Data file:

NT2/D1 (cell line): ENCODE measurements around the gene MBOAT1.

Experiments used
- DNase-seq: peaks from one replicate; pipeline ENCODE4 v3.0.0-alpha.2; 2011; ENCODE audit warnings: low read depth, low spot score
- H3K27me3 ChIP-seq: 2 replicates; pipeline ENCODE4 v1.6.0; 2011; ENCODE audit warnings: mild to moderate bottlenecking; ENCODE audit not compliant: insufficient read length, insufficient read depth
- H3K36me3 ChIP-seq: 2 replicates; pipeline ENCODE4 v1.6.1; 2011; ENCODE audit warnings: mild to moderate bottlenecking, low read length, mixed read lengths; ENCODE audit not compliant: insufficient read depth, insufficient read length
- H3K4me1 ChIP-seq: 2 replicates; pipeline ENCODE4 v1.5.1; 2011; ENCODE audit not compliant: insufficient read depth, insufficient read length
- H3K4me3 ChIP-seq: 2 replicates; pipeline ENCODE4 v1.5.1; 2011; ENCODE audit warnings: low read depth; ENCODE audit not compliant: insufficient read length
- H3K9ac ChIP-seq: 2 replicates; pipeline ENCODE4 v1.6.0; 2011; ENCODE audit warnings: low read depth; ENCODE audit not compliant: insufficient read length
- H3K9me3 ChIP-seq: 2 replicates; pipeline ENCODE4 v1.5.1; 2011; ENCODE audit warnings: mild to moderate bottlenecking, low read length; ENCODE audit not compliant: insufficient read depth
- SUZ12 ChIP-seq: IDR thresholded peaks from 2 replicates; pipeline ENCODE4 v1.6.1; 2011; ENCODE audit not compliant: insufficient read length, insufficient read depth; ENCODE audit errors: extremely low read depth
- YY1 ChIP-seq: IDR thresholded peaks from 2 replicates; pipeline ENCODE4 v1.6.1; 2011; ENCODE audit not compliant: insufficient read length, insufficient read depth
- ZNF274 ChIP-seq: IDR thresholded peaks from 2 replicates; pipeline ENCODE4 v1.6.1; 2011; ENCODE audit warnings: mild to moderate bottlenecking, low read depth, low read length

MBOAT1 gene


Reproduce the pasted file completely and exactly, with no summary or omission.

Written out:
NT2/D1 (cell line): ENCODE measurements around the gene MBOAT1.

Experiments used
- DNase-seq: peaks from one replicate; pipeline ENCODE4 v3.0.0-alpha.2; 2011; ENCODE audit warnings: low read depth, low spot score
- H3K27me3 ChIP-seq: 2 replicates; pipeline ENCODE4 v1.6.0; 2011; ENCODE audit warnings: mild to moderate bottlenecking; ENCODE audit not compliant: insufficient read length, insufficient read depth
- H3K36me3 ChIP-seq: 2 replicates; pipeline ENCODE4 v1.6.1; 2011; ENCODE audit warnings: mild to moderate bottlenecking, low read length, mixed read lengths; ENCODE audit not compliant: insufficient read depth, insufficient read length
- H3K4me1 ChIP-seq: 2 replicates; pipeline ENCODE4 v1.5.1; 2011; ENCODE audit not compliant: insufficient read depth, insufficient read length
- H3K4me3 ChIP-seq: 2 replicates; pipeline ENCODE4 v1.5.1; 2011; ENCODE audit warnings: low read depth; ENCODE audit not compliant: insufficient read length
- H3K9ac ChIP-seq: 2 replicates; pipeline ENCODE4 v1.6.0; 2011; ENCODE audit warnings: low read depth; ENCODE audit not compliant: insufficient read length
- H3K9me3 ChIP-seq: 2 replicates; pipeline ENCODE4 v1.5.1; 2011; ENCODE audit warnings: mild to moderate bottlenecking, low read length; ENCODE audit not compliant: insufficient read depth
- SUZ12 ChIP-seq: IDR thresholded peaks from 2 replicates; pipeline ENCODE4 v1.6.1; 2011; ENCODE audit not compliant: insufficient read length, insufficient read depth; ENCODE audit errors: extremely low read depth
- YY1 ChIP-seq: IDR thresholded peaks from 2 replicates; pipeline ENCODE4 v1.6.1; 2011; ENCODE audit not compliant: insufficient read length, insufficient read depth
- ZNF274 ChIP-seq: IDR thresholded peaks from 2 replicates; pipeline ENCODE4 v1.6.1; 2011; ENCODE audit warnings: mild to moderate bottlenecking, low read depth, low read length

MBOAT1 gene